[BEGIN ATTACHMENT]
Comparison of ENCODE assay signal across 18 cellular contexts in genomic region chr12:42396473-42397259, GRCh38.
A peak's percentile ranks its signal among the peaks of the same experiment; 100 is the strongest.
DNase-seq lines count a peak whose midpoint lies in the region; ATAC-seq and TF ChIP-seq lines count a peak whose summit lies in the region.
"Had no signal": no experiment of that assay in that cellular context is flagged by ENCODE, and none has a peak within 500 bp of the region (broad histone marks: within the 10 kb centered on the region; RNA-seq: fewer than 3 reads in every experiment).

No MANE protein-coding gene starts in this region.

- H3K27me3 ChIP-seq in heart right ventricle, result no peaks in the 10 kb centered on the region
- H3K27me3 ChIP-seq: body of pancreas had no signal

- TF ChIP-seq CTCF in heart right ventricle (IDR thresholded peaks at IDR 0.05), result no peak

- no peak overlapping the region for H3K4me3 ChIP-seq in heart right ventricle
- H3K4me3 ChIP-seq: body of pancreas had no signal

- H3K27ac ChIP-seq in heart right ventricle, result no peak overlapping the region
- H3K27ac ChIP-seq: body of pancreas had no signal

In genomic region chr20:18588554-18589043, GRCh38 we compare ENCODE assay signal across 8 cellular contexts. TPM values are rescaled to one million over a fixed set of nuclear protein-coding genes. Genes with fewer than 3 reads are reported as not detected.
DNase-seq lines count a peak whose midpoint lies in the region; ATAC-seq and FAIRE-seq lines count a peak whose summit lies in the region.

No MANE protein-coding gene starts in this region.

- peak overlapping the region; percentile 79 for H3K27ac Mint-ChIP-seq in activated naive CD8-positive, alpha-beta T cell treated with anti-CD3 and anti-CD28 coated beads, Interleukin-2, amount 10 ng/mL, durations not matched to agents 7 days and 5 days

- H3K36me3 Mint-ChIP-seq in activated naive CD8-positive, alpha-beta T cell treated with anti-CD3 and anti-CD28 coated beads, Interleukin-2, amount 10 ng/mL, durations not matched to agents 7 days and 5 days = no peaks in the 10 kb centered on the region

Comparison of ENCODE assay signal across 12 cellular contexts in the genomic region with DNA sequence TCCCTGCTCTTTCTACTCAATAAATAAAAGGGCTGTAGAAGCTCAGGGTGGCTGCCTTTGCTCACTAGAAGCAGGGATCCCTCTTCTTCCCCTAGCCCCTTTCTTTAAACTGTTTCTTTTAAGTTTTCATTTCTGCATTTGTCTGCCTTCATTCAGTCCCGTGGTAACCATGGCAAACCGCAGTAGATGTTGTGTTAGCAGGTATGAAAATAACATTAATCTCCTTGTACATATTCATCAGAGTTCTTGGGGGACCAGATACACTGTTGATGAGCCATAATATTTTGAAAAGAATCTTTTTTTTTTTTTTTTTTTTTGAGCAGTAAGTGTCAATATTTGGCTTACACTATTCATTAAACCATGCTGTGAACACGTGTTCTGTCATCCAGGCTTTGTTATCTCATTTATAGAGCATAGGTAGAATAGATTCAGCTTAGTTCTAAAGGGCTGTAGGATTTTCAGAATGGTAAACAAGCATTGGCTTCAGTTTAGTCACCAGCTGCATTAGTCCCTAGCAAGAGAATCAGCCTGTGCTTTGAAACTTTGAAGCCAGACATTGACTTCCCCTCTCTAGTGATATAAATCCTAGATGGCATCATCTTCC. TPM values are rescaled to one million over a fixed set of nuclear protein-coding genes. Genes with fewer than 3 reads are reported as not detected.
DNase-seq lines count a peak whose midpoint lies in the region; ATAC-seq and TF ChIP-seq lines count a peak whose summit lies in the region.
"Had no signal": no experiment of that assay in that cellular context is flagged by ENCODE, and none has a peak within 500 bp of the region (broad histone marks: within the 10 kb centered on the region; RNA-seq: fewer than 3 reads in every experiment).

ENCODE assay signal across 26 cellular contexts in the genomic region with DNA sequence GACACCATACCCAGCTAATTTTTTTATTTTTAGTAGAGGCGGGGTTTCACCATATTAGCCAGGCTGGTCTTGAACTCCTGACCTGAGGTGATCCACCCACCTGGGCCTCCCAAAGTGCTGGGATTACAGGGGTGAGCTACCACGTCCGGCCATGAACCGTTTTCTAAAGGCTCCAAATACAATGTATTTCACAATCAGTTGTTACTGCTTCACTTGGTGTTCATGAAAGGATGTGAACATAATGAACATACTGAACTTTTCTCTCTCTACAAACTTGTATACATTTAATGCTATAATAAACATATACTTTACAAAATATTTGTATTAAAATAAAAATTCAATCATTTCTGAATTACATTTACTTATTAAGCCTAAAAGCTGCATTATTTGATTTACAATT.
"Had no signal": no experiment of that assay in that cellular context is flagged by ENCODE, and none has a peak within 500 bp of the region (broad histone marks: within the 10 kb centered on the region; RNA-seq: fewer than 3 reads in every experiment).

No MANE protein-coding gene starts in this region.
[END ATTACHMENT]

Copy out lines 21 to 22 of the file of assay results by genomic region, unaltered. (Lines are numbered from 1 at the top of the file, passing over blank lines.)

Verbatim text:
ENCODE assay signal across 26 cellular contexts in the genomic region with DNA sequence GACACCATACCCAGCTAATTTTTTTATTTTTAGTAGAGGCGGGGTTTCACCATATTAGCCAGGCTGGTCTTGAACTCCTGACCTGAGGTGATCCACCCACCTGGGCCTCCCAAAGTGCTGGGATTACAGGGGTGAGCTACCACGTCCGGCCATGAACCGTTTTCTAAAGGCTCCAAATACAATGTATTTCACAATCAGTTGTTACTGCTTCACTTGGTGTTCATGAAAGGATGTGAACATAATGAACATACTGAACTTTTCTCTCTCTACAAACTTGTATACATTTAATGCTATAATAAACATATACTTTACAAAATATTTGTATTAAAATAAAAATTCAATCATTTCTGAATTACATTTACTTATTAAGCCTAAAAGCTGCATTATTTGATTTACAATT.
"Had no signal": no experiment of that assay in that cellular context is flagged by ENCODE, and none has a peak within 500 bp of the region (broad histone marks: within the 10 kb centered on the region; RNA-seq: fewer than 3 reads in every experiment).